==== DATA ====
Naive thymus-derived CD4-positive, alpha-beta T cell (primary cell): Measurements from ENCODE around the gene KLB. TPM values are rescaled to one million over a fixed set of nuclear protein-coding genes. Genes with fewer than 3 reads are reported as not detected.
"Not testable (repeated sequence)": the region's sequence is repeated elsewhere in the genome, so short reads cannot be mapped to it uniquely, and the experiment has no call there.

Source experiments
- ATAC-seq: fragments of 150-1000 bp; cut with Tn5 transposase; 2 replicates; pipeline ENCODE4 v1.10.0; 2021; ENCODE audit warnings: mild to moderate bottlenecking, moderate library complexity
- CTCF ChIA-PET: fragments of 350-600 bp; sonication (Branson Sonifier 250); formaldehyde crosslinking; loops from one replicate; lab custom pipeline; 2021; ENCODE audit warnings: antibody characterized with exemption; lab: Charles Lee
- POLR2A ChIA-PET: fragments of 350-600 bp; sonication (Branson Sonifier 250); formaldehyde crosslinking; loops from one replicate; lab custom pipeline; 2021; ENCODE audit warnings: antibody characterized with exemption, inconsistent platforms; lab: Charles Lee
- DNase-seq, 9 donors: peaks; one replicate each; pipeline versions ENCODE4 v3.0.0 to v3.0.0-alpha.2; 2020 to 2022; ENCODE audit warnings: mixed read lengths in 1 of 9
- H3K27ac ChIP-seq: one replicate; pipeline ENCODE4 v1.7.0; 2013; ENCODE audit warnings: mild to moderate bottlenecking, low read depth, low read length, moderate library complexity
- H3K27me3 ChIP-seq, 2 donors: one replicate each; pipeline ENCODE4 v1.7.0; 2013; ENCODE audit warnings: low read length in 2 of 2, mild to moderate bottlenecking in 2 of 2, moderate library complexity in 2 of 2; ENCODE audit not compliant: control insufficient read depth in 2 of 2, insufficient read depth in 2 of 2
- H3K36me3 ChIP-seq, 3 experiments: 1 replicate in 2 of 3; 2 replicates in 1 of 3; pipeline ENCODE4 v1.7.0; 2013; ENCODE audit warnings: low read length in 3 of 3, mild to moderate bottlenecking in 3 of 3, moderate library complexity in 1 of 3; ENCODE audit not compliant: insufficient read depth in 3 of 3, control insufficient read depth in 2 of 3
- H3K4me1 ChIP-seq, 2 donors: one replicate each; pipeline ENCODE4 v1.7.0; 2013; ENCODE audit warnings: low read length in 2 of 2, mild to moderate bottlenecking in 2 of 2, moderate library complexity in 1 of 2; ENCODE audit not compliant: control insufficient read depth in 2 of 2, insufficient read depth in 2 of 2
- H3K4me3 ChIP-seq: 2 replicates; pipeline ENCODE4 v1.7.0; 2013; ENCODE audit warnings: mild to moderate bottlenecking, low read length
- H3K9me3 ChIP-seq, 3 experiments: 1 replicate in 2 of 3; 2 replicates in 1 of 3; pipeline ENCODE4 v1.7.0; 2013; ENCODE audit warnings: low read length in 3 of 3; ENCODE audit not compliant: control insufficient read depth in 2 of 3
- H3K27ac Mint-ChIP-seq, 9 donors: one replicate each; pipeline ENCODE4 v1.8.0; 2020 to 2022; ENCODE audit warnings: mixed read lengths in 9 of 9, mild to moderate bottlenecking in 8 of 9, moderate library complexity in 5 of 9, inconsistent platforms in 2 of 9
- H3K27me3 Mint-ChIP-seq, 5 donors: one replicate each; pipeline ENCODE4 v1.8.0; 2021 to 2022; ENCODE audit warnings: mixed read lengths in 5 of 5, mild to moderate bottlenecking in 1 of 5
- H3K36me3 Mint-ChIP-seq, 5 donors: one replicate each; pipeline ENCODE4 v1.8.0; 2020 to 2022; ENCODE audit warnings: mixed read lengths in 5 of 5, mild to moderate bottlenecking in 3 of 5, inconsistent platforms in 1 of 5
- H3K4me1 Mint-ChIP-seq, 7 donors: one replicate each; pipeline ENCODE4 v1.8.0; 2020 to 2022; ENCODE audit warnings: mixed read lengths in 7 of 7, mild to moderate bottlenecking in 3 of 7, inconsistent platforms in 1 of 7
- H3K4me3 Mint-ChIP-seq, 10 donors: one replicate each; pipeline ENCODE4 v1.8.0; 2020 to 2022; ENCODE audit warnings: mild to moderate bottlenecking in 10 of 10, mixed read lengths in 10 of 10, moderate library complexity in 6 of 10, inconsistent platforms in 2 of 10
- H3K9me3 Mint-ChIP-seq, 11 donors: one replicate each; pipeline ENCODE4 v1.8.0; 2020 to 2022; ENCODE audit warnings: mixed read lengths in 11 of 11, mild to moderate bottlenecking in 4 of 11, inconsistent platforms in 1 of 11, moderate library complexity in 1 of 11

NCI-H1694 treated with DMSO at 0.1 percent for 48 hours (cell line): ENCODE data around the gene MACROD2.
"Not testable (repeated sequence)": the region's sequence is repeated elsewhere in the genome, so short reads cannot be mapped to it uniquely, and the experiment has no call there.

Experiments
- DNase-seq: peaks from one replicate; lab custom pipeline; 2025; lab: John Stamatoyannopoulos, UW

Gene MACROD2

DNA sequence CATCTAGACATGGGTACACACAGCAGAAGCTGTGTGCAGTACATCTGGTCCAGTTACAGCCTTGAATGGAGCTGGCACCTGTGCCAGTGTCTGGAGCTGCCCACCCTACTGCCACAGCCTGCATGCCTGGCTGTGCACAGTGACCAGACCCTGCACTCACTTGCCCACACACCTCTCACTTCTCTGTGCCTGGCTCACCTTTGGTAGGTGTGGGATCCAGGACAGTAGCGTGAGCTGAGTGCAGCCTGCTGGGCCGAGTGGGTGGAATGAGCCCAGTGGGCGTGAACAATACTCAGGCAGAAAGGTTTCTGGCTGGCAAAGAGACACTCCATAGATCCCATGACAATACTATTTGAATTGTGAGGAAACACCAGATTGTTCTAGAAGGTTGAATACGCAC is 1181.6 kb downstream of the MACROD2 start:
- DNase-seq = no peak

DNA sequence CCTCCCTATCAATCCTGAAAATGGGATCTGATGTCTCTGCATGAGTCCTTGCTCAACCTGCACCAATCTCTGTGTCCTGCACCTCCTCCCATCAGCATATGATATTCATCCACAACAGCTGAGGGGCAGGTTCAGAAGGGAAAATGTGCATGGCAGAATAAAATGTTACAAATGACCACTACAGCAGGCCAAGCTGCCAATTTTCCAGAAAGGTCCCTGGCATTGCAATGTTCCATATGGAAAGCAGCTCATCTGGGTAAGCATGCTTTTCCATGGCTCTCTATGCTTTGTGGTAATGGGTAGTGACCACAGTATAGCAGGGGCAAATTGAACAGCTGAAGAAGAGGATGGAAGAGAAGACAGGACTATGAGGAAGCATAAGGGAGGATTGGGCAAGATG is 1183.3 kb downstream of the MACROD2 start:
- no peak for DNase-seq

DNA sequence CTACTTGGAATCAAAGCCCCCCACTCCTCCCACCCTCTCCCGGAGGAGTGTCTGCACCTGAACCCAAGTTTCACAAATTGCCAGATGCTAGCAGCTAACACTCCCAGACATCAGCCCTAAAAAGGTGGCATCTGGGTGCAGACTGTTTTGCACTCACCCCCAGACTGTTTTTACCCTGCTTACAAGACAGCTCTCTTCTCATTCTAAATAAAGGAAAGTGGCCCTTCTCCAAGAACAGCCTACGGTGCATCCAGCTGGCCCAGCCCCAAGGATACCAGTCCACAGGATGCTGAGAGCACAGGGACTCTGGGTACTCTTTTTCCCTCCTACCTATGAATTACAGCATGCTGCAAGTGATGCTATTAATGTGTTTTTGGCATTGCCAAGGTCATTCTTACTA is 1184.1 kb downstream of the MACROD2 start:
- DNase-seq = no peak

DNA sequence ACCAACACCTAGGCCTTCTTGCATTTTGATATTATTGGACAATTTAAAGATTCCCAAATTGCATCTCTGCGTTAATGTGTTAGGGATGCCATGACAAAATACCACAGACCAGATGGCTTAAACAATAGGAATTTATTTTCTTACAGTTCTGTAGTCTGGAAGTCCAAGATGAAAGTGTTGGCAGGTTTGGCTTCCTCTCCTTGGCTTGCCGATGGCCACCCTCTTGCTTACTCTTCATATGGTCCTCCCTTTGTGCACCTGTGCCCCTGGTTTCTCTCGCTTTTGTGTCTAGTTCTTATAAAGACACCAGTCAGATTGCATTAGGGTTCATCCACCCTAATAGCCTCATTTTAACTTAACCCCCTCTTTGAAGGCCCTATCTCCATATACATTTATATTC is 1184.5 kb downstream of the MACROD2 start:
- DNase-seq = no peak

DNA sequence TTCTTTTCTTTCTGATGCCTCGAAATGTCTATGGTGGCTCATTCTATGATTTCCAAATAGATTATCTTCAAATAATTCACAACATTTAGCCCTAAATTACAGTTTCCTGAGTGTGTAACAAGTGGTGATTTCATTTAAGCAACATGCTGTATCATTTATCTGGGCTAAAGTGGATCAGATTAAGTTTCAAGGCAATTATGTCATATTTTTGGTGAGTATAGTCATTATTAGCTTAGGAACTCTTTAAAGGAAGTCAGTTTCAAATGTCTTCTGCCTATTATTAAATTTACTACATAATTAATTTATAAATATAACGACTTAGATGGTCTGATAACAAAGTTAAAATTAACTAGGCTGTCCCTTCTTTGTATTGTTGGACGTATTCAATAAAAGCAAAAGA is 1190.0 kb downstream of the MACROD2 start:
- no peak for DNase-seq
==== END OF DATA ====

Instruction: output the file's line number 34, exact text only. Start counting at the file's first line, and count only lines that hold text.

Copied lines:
- no peak for DNase-seq